Vaccines save 9 million lives a year globally

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Crossing Rivers Health CEO Bill Sexton himself received a flu shot this season. (Submitted photo)

By Correne Martin

Immunizations are the second most important medical advancement since people have been on this earth. They save 9 million lives across the globe each year and have the potential to save an additional 16 million lives annually if effective vaccines were deployed against all potentially vaccine-preventable diseases.

Crossing Rivers Health Emergency Medical Director Dr. Kevin Whitney stresses the importance of vaccines for a number of reasons.

“They decrease people’s likelihood of finding themselves in the emergency room,” Whitney assured. The Center for Disease Control (CDC) estimates that, among children born in the last 20 years, vaccinations will prevent more than 21 million hospitalizations and 732,000 deaths.

Also a benefit, herd immunity through vaccines creates an environment where infectious diseases cannot take hold and spread. Typically, 80 percent of the public is vaccinated and that threshold or higher is necessary in order to make a vaccine viable. Herd immunity is key for those who can’t be vaccinated for medical reasons as well as for those who are sick, frail or among our youngest and most vulnerable elderly. Financially, routine childhood immunization programs save costs in treating hospitalized children as well.

In 1994, the U.S. government began its Vaccines for Children program, which provides vaccines to youths who family’s may not otherwise afford them. Since it started, the CDC estimates this program has not only saved children from illness and death, but it has also saved nearly $259 billion in direct costs and $1.38 trillion in societal costs.

Over the years, vaccines have been responsible for bringing seven major human diseases under some degree of control, according to Whitney. Those diseases include smallpox, diphtheria, tetanus, yellow fever, whooping cough, polio and measles.

“Smallpox was eliminated from the earth by vaccines,” Whitney said. “You never hear of diphtheria anymore.” Plus, there’s only 90,000 cases of polio worldwide and 360,000 of whooping cough currently. “Whooping cough has been on the upturn for a lot of reasons the last couple of years. We thought we had it under control, but studies show only 10 percent of American adults have kept up with their Tdap (tetanus, diphtheria and pertussis, aka whooping cough) booster dose. It costs about $10,000 per day to track down just one whooping cough case.”

Respiratory infections such as influenza and pneumonia are particularly dangerous for children and the elderly, resulting in at least 4.25 million deaths a year. The flu vaccine is recommended annually and protects against the three most prevalent strains circulating each year.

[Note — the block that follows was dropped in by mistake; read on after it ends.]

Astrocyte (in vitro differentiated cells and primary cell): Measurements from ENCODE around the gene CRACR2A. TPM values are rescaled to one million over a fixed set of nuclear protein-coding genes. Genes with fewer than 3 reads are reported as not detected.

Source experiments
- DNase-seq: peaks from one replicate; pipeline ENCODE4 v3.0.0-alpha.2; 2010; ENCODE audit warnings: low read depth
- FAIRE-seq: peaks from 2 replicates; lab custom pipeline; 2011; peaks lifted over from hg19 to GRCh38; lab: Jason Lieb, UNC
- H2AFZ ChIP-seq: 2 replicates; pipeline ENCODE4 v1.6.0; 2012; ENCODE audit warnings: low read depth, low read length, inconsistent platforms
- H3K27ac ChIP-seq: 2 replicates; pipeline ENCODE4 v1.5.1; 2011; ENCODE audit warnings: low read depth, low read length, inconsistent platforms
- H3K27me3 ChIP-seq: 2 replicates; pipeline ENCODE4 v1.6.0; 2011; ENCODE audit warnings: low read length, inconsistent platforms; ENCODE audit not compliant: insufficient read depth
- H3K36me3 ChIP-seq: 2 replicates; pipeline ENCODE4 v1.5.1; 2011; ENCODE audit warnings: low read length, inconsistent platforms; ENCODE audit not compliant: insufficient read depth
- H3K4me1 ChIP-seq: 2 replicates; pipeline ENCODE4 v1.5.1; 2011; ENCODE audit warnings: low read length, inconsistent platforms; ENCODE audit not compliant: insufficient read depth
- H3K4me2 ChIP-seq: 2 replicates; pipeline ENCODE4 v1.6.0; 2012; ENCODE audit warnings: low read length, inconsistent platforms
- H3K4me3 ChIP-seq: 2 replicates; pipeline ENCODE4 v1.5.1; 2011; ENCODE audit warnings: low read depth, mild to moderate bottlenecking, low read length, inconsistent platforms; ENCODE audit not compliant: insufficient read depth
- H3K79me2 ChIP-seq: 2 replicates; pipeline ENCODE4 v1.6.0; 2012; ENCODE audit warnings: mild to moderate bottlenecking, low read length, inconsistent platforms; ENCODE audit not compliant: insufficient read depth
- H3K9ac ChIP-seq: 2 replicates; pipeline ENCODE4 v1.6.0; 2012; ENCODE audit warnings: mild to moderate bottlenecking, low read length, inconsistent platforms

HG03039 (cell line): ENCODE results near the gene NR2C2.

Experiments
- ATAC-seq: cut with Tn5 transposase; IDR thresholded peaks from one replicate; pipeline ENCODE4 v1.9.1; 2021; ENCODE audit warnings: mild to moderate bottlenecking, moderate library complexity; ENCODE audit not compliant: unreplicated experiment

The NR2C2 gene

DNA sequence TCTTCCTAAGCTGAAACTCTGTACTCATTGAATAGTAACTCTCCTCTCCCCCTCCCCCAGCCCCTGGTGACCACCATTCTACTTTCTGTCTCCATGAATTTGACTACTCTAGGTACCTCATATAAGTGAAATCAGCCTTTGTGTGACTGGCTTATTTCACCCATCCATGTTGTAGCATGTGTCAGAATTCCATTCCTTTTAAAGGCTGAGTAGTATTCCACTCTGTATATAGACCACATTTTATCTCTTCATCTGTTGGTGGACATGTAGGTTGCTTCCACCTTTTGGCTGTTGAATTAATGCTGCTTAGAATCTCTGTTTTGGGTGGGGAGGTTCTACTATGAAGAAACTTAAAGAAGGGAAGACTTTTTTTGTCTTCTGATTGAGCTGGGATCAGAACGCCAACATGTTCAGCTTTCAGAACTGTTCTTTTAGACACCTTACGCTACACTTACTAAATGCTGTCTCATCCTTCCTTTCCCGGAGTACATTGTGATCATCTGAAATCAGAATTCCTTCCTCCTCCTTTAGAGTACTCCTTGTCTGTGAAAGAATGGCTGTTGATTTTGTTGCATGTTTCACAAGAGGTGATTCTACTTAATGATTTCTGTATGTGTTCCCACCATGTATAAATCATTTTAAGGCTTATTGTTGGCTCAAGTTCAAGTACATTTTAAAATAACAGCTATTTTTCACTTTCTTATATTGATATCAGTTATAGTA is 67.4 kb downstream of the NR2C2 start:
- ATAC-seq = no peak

“The flu shot is an injectable protein. You can’t get the flu from the shot,” Whitney declared. “The vaccine doesn’t prevent everyone from getting the flu but, trust me, the vaccine decreases the severity of it.”

Immunizations like the flu, and whether to get them or not, are among the most controversial out there, the local doctor acknowledged. He said a big reason why that’s so is because of a fear or, in some cases, a lack of fear.

“We’ve been so good at eradicating diseases that people just don’t have that fear (of those diseases) anymore,” Whitney stated. “Also, you never know how many times your child was exposed to vaccine-preventable diseases and didn’t get them because he was protected by that vaccine.”

Furthermore, he said, there’s a lack of understanding of statistics. When vaccine-preventable disease outbreaks occur, vaccine critics like to use the point that more vaccinated children were infected than non-vaccinated children. This is true, but simply because there are more vaccinated kids than non-vaccinated kids, and vaccines are not 100 percent effective.

“The truth is, your risk of infection is much less (with the vaccine),” he added.

Additionally, there’s the common conspiracy theory that vaccines cause diseases to bring dollars into the health care industry. Whitney confirmed that’s simply not true. “For every dollar spent on childhood vaccines, it saves $18 in health care,” he said.

Unlike antibiotics and antivirals, which treat disease, the industry is frequently researching new immunizations. Whitney noted some of those studied most often are vaccines to protect against or stall the progression of cancers, HPV, HIV, hepatitis B and Alzheimer’s.

“Those are somewhat of epidemic proportions in their own right,” Whitney commented. “There’s a lot of exciting stuff out there and, I think, from a medical point of view, I’m a big fan of vaccines.”

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